4 December 1881

The Los Angeles Times is first published.

The Los Angeles Times is a daily newspaper which has been published in Los Angeles, California, since 1881. It has the fourth-largest circulation among United States newspapers, and is the largest U.S. newspaper not headquartered on the east coast. The paper is known for its coverage of issues particularly salient to the U.S. west coast, such as immigration trends and natural disasters. It has won more than 40 Pulitzer Prizes for its coverage of these and other issues. As of June 18, 2018, ownership of the paper is controlled by Patrick Soon-Shiong, and the executive editor is Norman Pearlstine.

In the nineteenth century, the paper was known for its civic boosterism and opposition to unions, the latter of which led to the bombing of its headquarters in 1910. The paper’s profile grew substantially in the 1960s under publisher Otis Chandler, who adopted a more national focus. In recent decades, the paper’s readership has declined and it has been beset by a series of ownership changes, staff reductions, and other controversies. In January 2018, the paper’s staff voted to unionize, and in July 2018 the paper moved out of its historic downtown headquarters to a facility near Los Angeles International Airport.

The Times was first published on December 4, 1881, as the Los Angeles Daily Times under the direction of Nathan Cole Jr. and Thomas Gardiner. It was first printed at the Mirror printing plant, owned by Jesse Yarnell and T.J. Caystile. Unable to pay the printing bill, Cole and Gardiner turned the paper over to the Mirror Company. In the meantime, S. J. Mathes had joined the firm, and it was at his insistence that the Times continued publication. In July 1882, Harrison Gray Otis moved from Santa Barbara to become the paper’s editor. Otis made the Times a financial success.

Historian Kevin Starr wrote that Otis was a businessman “capable of manipulating the entire apparatus of politics and public opinion for his own enrichment”. Otis’s editorial policy was based on civic boosterism, extolling the virtues of Los Angeles and promoting its growth. Toward those ends, the paper supported efforts to expand the city’s water supply by acquiring the rights to the water supply of the distant Owens Valley.

The efforts of the Times to fight local unions led to the October 1, 1910 bombing of its headquarters, killing twenty-one people. Two union leaders, James and Joseph McNamara, were charged. The American Federation of Labor hired noted trial attorney Clarence Darrow to represent the brothers, who eventually pleaded guilty.

Otis fastened a bronze eagle on top of a high frieze of the new Times headquarters building designed by Gordon Kaufmann, proclaiming anew the credo written by his wife, Eliza: “Stand Fast, Stand Firm, Stand Sure, Stand True.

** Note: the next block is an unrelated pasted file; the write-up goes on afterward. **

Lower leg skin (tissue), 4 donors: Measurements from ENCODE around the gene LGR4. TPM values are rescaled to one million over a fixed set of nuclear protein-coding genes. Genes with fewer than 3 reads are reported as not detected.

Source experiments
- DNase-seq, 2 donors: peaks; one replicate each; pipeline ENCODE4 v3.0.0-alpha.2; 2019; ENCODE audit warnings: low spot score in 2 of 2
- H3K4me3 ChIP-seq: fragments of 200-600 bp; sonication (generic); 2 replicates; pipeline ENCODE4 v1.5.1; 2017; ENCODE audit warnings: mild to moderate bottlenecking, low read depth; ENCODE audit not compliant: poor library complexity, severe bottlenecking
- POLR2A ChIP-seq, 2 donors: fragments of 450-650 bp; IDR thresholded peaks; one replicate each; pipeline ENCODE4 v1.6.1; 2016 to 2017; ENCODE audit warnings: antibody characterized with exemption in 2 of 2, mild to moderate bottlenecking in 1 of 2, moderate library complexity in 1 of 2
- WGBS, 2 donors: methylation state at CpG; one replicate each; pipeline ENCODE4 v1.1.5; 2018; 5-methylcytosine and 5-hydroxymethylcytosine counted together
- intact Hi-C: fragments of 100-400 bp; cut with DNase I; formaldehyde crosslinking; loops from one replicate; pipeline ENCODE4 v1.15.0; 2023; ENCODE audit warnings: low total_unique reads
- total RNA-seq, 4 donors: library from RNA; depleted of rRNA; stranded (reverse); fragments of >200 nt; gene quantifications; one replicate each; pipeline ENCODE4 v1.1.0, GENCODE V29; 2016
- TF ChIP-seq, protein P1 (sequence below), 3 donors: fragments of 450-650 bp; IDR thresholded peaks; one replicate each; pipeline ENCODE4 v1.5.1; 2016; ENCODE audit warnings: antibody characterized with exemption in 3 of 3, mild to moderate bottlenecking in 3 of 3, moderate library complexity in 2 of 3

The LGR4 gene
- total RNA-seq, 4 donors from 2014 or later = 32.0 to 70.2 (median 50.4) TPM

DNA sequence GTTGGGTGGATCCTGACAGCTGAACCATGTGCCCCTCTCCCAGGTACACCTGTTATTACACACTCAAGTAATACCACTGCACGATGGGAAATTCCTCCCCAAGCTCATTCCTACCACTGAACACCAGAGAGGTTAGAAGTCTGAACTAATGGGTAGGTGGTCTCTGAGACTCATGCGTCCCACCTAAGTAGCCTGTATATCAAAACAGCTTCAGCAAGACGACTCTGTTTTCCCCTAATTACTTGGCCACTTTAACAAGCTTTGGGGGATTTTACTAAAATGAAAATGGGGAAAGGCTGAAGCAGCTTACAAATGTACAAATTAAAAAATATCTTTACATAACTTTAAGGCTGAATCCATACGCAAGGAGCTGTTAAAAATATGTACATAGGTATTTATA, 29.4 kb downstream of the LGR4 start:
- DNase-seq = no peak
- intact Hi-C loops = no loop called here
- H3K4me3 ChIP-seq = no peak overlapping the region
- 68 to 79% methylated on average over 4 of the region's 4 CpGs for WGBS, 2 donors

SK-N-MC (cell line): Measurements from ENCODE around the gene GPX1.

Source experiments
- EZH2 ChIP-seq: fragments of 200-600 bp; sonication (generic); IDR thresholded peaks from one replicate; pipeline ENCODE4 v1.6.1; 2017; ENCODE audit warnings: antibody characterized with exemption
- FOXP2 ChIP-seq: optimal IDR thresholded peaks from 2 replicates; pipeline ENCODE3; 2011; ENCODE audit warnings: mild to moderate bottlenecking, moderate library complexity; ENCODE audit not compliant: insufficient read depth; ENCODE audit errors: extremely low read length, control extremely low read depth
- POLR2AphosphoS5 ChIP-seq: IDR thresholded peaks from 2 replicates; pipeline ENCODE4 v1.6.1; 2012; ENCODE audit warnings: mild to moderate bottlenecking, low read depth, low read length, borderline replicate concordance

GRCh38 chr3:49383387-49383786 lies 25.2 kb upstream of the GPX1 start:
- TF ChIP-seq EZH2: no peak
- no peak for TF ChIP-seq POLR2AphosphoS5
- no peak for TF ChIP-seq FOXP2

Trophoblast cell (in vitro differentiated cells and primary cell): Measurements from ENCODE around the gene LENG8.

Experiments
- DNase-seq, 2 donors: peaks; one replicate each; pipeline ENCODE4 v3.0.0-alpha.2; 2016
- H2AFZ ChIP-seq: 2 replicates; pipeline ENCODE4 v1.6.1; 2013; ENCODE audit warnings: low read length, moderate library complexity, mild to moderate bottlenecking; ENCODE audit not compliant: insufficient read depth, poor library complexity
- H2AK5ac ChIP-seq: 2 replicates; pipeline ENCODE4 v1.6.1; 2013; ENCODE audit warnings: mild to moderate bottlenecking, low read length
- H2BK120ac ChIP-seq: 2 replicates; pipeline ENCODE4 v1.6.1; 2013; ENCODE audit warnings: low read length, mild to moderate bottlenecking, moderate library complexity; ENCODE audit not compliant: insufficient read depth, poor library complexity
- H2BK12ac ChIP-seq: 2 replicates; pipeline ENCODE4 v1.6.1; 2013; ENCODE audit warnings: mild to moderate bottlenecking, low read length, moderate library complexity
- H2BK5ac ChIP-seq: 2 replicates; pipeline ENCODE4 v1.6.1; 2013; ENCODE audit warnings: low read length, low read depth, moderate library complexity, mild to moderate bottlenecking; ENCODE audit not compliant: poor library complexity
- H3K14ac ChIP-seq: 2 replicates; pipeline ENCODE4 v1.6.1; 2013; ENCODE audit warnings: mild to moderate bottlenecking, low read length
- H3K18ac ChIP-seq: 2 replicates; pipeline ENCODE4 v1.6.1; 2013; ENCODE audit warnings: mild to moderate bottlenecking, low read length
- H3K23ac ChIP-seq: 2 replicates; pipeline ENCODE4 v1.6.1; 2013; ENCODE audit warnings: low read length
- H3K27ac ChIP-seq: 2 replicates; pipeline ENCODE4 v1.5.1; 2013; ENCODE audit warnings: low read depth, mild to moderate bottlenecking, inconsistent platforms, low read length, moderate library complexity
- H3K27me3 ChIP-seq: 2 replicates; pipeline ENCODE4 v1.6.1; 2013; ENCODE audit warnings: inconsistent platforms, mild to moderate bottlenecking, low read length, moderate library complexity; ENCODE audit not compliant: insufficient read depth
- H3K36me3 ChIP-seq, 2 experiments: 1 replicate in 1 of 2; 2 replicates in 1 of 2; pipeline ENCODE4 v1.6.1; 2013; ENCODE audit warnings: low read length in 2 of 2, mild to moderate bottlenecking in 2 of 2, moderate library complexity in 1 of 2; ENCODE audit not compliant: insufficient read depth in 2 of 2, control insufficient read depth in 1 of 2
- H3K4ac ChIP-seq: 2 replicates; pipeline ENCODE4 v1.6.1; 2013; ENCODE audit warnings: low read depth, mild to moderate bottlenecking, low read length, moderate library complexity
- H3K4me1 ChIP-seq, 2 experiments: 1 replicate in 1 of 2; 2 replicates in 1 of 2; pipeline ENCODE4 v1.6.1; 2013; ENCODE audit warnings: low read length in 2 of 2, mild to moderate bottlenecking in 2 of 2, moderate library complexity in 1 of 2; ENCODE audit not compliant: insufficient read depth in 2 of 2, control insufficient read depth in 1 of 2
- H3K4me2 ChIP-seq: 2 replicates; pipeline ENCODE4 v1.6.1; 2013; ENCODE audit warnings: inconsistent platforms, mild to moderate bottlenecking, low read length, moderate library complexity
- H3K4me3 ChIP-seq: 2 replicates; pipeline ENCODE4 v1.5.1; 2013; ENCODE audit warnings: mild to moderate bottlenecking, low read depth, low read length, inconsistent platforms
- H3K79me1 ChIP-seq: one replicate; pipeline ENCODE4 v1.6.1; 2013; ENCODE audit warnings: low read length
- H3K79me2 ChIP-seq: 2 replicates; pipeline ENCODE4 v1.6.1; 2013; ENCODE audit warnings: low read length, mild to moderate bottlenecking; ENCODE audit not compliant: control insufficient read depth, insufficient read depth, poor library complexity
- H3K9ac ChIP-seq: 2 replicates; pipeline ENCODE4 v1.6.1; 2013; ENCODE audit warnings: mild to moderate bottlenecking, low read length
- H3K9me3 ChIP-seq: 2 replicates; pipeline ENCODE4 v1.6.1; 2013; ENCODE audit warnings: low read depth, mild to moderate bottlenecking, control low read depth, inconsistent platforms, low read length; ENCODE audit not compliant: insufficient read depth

4 December 1881

The very first edition of the Los Angeles Times is published.

The Los Angeles Times was first published on December 4, 1881, under the name of the Los Angeles Daily Times. When the original founders ran into financial problems the following year, the fledgling paper was inherited by its printer, the Mirror Printing Office and Book Bindery. The company hired as editor former military officer Harrison Gray Otis, who quickly turned the paper into a financial success.

Otis and a partner purchased the entire Times and Mirror properties in 1884 and incorporated them as the Times-Mirror Company. Two years later, Otis purchased his partner’s interest in the company.

In October 1886, the word “Daily” was removed from the title and the newspaper became the Los Angeles Times.

As the city grew, so did The Times. However, competition among local newspapers was fierce, and it was not until the mid-1940s that The Times became the leading newspaper in Los Angeles. Today, The Times is the largest metropolitan newspaper in the country.

In June 2000, The Times became a Tribune Publishing newspaper when Tribune Company acquired Times Mirror, former parent of the Los Angeles Times.

4 December 1881

The Los Angeles Times is published for the first time.

1881-12-04-firstpaper_1

The Los Angeles Times was first published on December 4, 1881, under the name of the Los Angeles Daily Times. When the original founders ran into financial problems the following year, the fledgling paper was inherited by its printer, the Mirror Printing Office and Book Bindery. The company hired as editor former military officer Harrison Gray Otis, who quickly turned the paper into a financial success.

Otis and a partner purchased the entire Times and Mirror properties in 1884 and incorporated them as the Times-Mirror Company. Two years later, Otis purchased his partner’s interest in the company.In October 1886, the word “Daily” was removed from the title and the newspaper became the Los Angeles Times.

As the city grew, so did The Times. However, competition among local newspapers was fierce, and it was not until the mid-1940s that The Times became the leading newspaper in Los Angeles. Today, it is the largest metropolitan newspaper in the country.In June 2000, The Times became a Tribune Publishing newspaper when Tribune Company acquired Times Mirror, former parent of the Los Angeles Times.